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A Little History - My Celiac Disease Diagnosis

I've written in journals, on pieces of scratch paper, on torn-out magazine pages while sitting in airports, just about anywhere I can put pen to paper when the moment strikes and inspires me to move the ink across the page...I suppose I have much to say...not that anyone has to listen - writing and expression are like breathing for me - essentials.

I was diagnosed with Celiac Disease on April 15, 2000 - the Millennium year proved to be quite significant for my life, minus any YK2 computer crashes. My diagnosis arrived sincerely just in the nick of time, because at the ripe old age of 30 I was on my out of this life, due to almost a decade of severe sickness, complications and misdiagnosis. There are still many a day when a flash of my pre-diagnosis past enters my mind and I remember glimpses of my life during those years of confusion, sickness, despair, and ultimate frustration. I don't recall ever feeling fearful of what was happening to me though, because the funny thing about the human spirit is - we fight to live; it's innate to our souls...and of our being. However, I can honestly say that my parents and brother would not concur with my last sentence because they were laden with the fear and uncertainty of my future more than I - my job was to fight through, research,
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keep living, keep filling up my soul with whatever joys and enjoyment I could still physically and emotionally take in...and I did just that.

I was a very healthy little girl; active and athletic, loving food of all kinds and full of life. I was a serious equestrian rider and horses were my passion. One of my Basque grandfathers was a true cowboy and taught me the gift of riding at age four and I have four concussions under my belt to prove it…or wait, was it five? It’s hard to remember such things when you’ve hit your head so many times! I have such wonderful memories of riding for hours on end every summer afternoon through the golden hills of northern California. Those days shaped the way I have lived my life as an adult in so many ways and were simply so joyful and rich. It was during those years of riding, in my early teens, when I first began experiencing debilitating migraine headaches - the kind where you loose your vision and your cookies, so to speak. I remember that wearing a riding helmet in the heat was the diagnosis for the headaches that would shut me in my room for an entire day, until my sight returned. It would be 15 years later, after being diagnosed with Celiac Disease, that it became apparent the migraines were my first symptoms. Little did I know back then of the journey that ensued, leading me to a gluten free life of abundance.

As always, Celiac.com welcomes your comments (see below).


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7 Responses:

 
kimberly

said this on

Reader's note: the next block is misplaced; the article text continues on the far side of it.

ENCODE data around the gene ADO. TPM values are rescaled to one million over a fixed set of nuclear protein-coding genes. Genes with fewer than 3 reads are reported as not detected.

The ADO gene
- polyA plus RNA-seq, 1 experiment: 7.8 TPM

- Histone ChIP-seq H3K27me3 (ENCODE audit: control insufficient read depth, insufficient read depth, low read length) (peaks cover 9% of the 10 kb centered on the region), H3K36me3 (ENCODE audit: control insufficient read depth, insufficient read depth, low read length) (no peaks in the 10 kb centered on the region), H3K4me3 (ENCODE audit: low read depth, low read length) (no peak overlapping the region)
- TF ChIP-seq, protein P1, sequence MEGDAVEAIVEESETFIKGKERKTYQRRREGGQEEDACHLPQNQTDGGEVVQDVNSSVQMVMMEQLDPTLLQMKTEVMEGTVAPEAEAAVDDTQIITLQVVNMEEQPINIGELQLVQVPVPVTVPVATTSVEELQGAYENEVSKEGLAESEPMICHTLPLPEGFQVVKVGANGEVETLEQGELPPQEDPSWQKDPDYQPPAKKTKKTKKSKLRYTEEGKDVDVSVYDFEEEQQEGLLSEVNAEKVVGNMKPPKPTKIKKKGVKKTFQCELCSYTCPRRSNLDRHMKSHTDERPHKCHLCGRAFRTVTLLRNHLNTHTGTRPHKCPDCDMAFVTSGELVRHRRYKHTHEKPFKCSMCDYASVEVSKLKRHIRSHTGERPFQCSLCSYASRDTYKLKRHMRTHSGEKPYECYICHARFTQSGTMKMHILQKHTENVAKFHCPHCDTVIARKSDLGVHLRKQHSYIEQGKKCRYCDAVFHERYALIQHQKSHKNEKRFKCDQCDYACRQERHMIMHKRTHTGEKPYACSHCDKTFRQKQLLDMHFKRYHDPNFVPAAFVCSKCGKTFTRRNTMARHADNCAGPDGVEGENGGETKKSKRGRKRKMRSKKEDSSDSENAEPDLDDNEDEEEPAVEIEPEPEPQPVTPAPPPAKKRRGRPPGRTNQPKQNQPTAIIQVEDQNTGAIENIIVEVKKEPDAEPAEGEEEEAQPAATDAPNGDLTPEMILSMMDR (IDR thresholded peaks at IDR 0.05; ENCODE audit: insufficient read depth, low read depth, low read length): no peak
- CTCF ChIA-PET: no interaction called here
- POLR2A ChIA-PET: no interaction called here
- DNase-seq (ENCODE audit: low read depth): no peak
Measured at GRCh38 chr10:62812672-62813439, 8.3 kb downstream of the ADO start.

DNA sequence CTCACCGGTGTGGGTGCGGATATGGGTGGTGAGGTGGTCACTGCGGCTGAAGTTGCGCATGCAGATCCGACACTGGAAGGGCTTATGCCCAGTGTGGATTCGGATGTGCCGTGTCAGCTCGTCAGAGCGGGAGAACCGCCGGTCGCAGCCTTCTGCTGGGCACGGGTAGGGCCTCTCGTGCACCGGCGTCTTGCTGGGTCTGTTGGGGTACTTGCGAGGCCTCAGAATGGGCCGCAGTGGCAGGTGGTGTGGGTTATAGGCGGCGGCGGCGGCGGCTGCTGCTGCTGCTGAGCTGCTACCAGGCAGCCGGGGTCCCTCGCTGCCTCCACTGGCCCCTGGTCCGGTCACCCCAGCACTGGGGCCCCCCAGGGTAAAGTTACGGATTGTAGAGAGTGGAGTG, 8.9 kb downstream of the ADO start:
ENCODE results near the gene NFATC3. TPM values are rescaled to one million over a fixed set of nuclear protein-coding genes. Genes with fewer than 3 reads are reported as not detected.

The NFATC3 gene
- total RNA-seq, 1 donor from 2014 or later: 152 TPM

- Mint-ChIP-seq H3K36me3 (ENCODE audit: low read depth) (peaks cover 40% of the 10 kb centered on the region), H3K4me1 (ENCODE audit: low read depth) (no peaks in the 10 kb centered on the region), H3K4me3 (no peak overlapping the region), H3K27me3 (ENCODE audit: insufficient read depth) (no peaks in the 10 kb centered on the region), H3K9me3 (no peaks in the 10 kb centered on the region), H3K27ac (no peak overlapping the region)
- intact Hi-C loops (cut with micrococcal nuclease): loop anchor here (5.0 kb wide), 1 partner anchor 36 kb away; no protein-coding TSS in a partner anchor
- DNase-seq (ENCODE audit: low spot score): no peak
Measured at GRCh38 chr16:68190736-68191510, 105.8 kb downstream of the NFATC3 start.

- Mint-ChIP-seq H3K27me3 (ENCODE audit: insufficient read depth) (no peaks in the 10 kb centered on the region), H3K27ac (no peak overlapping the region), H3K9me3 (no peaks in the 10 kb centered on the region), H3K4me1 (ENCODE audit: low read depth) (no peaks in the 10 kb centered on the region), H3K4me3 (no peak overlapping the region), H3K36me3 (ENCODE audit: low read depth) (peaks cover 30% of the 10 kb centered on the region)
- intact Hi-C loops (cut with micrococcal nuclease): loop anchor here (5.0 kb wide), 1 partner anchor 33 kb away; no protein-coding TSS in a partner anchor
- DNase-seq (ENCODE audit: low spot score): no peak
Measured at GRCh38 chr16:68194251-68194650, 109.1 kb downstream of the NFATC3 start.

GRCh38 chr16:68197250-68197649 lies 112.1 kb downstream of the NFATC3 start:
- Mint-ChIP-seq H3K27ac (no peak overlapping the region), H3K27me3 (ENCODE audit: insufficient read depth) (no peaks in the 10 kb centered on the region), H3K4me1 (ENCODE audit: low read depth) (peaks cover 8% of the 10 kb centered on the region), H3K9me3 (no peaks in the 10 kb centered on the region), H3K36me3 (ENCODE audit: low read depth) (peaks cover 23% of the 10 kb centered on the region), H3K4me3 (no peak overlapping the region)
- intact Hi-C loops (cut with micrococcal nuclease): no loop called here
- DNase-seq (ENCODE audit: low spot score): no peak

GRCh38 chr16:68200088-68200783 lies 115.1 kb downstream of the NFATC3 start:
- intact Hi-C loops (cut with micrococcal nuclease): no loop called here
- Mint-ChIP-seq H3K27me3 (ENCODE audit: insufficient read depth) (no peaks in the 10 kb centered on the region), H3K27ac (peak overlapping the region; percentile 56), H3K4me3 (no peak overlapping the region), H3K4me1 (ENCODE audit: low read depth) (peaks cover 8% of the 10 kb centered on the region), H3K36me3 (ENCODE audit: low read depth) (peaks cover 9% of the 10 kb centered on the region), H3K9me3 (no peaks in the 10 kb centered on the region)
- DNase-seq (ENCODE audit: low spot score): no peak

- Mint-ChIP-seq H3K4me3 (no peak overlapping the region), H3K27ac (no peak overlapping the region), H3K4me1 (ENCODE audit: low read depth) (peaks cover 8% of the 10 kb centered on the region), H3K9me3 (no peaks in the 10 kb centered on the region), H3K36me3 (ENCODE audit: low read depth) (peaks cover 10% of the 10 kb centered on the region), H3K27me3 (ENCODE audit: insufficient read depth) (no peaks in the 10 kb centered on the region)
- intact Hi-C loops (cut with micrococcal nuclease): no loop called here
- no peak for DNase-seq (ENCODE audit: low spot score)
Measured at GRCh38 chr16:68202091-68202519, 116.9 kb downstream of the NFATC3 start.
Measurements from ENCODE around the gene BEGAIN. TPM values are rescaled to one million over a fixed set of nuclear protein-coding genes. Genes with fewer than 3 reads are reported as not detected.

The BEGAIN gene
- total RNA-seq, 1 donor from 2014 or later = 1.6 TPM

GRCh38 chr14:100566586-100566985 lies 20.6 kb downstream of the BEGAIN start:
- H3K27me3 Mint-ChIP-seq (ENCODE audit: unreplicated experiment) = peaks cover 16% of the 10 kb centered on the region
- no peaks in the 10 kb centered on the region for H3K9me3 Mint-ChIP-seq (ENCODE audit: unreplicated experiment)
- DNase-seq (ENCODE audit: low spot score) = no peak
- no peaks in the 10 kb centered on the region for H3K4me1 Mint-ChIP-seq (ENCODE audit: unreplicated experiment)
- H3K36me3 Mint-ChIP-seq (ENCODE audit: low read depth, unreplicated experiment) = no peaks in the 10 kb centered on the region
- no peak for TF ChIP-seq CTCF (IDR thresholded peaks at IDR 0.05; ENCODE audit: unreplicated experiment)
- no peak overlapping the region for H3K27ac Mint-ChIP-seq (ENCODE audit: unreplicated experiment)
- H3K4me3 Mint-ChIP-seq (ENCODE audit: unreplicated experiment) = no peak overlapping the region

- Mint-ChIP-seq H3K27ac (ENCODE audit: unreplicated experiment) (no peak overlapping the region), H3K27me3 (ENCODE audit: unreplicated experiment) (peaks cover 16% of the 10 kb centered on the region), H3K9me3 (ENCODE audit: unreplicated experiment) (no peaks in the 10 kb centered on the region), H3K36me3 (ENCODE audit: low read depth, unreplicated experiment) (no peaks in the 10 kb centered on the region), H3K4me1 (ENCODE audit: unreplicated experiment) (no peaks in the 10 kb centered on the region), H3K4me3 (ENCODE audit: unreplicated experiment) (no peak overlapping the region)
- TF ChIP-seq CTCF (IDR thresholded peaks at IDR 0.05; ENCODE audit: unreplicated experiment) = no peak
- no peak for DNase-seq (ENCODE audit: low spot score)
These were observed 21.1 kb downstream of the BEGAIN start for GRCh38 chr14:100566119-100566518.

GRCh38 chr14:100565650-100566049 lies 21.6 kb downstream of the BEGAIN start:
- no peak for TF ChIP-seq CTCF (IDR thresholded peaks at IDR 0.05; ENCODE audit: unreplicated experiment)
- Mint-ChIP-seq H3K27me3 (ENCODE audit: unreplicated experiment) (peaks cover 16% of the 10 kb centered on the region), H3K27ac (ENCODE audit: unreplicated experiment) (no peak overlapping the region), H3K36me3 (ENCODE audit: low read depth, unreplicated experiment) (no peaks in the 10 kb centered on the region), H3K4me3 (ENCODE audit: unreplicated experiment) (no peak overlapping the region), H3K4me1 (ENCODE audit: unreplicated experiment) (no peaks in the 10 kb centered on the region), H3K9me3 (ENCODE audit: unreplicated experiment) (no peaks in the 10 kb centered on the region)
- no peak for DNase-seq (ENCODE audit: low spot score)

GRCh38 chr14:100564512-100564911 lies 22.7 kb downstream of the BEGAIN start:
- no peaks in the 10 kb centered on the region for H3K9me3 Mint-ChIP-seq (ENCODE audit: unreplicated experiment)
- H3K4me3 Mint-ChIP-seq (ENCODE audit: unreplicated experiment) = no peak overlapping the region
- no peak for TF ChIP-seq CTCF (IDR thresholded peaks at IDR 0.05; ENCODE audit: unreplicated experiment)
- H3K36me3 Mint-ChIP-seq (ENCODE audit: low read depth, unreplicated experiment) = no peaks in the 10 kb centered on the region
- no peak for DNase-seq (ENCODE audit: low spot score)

13 Apr 2008 6:48:52 AM PDT
I was diagnosed with celiac disease about a week ago and I am still very much in pain. I am also 37 and after the birth of my second son I have been in chronic pelvic and back pain. It has destroyed romantic vacations with my husband and changed me as a mother. I was wondering when you started to feel better on the diet. I'm worried it doesn't work!!

 
CeliBelli

said this on
15 Apr 2008 8:51:51 PM PDT
Kimberly,

I was just diagnosed in December, and I know how you feel. Give your gut time to heal. If you stick faithfully to the diet, you should start to be pain-free within a few weeks.

 
Michelle

said this on
16 Apr 2008 10:33:17 AM PDT
I just got my official test results from Enterolab and now I know I have a gluten sensitivity and immune response to gluten and dairy. I have been gluten free for 3 weeks now and notice some improvement in my energy - but I am also taking more vitamins and have increased my thyroid meds, so not sure what accounts for my starting to feel better.

I found this explanation which may be helpful to you - apparently, it can take some time to feel better!

Gluten-induced intestinal damage is fully reversible provided gluten-free dietary treatment is strict and permanent. However, the length of time to full healing and disappearance of malabsorption depends on the severity and disease duration at onset of treatment. Hence, children and those with more mild disease at onset of treatment will resolve malabsorption quicker, usually within 6-12 months. Some adults with severe disease, or those who do not quickly grasp or employ strictness to their gluten-free diet, may have continued nutrient malabsorption for longer periods. If intestinal malabsorption persists beyond 18-24 months, dietary and clinical re-evaluation should be undertaken.

 
arlene

said this on
22 Apr 2008 9:29:34 AM PDT
I am 60 and was FINALLY diagnosed in March 2008 after a lifetime of never feeling right and culminating in severe illness in January 2008. I did my own research, which I hear is quite common and my G.I. doctor concurred. I also have an immune response to dairy, soy and eggs. My question is this: Does the immune response to dairy, soy and eggs ever stop? I am very hungry. I am eating what I can - what doesn't hurt and it takes all my time to cook and eat and I am incredibly tired already from the Celiac and now I have to cook non-stop. I used to be a vegan, but am now eating meat and love it because it IS food that doesn't hurt. I'd like to hear about symptoms other than the blanket-description I can find on most sites. I'd like to share mine too in hopes that these are common and will go away.